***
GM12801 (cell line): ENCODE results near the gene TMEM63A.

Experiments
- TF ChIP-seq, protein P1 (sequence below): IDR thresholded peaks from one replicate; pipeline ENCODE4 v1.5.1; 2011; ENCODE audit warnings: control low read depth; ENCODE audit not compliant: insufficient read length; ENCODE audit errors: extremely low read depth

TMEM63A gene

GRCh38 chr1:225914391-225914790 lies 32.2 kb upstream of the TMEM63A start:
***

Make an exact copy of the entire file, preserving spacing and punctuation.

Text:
GM12801 (cell line): ENCODE results near the gene TMEM63A.

Experiments
- TF ChIP-seq, protein P1 (sequence below): IDR thresholded peaks from one replicate; pipeline ENCODE4 v1.5.1; 2011; ENCODE audit warnings: control low read depth; ENCODE audit not compliant: insufficient read length; ENCODE audit errors: extremely low read depth

TMEM63A gene

GRCh38 chr1:225914391-225914790 lies 32.2 kb upstream of the TMEM63A start: